Summarised Details as released in our April 2007 Newsletter (#46)
(note that these newsletter items were written around mid-March)
33065 – The 2007 UK Tour : 33 065 departed Tunbridge Wells on the morning of the 21st February by road for its first journey North of London since 1996! The locomotive arrived at Wansford on the Nene Valley Railway later that day. The locomotive successfully took part in an EMRPS photo charter event on Saturday 24th February.
The locomotive successfully played a starring guest role at the Nene Valley Railway Diesel Gala on Saturday 3rd/Sunday 4th March. Both days were greeted with large crowds all day and the Saturday was blessed with fine spring sunshine. The Crompton, making the first appearance of the type on the line, put in a faultless performance operating over 70 passenger miles including the final train on the Saturday, paired with 31 271, they hauled the 1920 Peterborough NV – Wansford with load 8 and 2 dead Class 56′s on the rear. As you can imagine, the sound was very loud. Its famous smoking tendencies were very much on display making for a fine sight and sound through the pleasant countryside.
have appeared on “Preserved Diesels“.
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With the gala success in the bag, next stop was a trip further east to the Mid Norfolk Diesel Gala on 17th/18th March (16th March sees Class 47, 47 596 work all trains) where 33 065 broke further new ground for the Class. 33 065 left Wansford on Monday 5th March arriving at Dereham the same afternoon. The locomotive was unloaded on Tuesday 6th March and given a full inspection and engine start up by Chris that afternoon. The locomotive will stay at the railway for a further 3 weeks following the gala and will see regular passenger operation as follows;
Saturday 24th March
Friday 30th March (SELG Charter)
Saturday 31st March
Sunday 8th April
Monday 9th April (top and tail with Class 31)
The locomotive will operate to the Orange timetable on these occasions which detail 3 round trips per day. A bus connection will be operating for the private charter which will then see the locomotive in operation on two consecutive days. The locomotive will then return home to the Spa Valley in time to support the 2007 operation season.
33 063 (R.J.Mitchell) : The paintwork clean up operation has continued apace with working parties most weekends and the results have been impressive. This coupled with a grey top coat has really made the engine and walls gleam. Even the air inlet side of the cylinder heads has appeared in painted grey and we have now progressed to the heat exchanger body and main static oil filter body (located under the platform which I have also painted topsides in black)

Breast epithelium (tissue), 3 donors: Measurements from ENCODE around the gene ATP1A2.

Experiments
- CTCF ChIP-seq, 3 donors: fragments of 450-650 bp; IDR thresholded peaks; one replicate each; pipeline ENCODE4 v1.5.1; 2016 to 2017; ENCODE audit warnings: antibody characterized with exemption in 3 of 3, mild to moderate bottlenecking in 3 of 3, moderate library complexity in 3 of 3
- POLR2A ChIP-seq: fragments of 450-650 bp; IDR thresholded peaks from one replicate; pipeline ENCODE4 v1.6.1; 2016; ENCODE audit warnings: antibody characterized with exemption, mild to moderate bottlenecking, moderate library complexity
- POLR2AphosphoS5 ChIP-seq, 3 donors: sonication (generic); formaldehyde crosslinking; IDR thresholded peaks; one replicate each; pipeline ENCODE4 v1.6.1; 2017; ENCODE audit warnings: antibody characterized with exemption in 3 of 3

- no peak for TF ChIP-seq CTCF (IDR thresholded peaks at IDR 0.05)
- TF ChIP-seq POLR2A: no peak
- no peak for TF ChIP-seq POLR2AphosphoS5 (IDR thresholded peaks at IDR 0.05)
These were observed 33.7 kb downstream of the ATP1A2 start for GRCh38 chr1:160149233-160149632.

The cylinder heads have been painted in grey with black fixing knobs, this looked good so it was repeated on the air compressor head and lifting eyes. The crankcase of the compressor was also attacked with gunk and came up painted grey as did the panels under the traction motor blower.
Having removed and cleaned all the oily deposits, whenever the engine is run you can see the leaks!!! Apart from a mis-placed cylinder head cover gasket which was reseated, these are mainly oil dribbles from various cork gaskets, the main crankcase joints will ideally need replacing on the next crankcase inspection. You do not need to replace these in one gasket from a big sheet (expensive) but by mitering or scarfing the jointing you can make a good seal from four strips (or that’s how it could be done many years ago).
Finally, an excellent job has been made on the replacement cab floors.
A lot of water ingress from rain around exhausters in bilge so we took up floor plates around triple pump and down engine side. At same time, as it was dry inside elsewhere, the opportunity was taken to cleaned out around bottom of walls and gutters before applying more paint.
After about a bag full of oily sludge/BR gloves/nuts/screws was removed, it was discovered that a workshop drilled drain hole had been made in the floor under floor plate in front of triple pump. However, this appeared to let water drain into a conduit below so more investigation needed as also BR appeared to have tried to seal the metal floor with filler as well. This may explain all the dirt found in the Traction Motors. It looks like if ‘ways’ are cut in the respective chambers by cutting a slot in the partitions with an angle grinder, any water getting in would then drain down into engine bedplate and not down over and in the Traction Motors. Best solution would be to refit new sealing strips to radiator inspection doors which is how rain is getting in in the first place.
Gutters also look salvageable with some glass fibre tape which would save time and money.
Anyway, the floor plates removed were steamed cleaned and look the bees knees, showing up the remaining plates yet to be done (well we had to keep up with the standard set by the cab floor workers).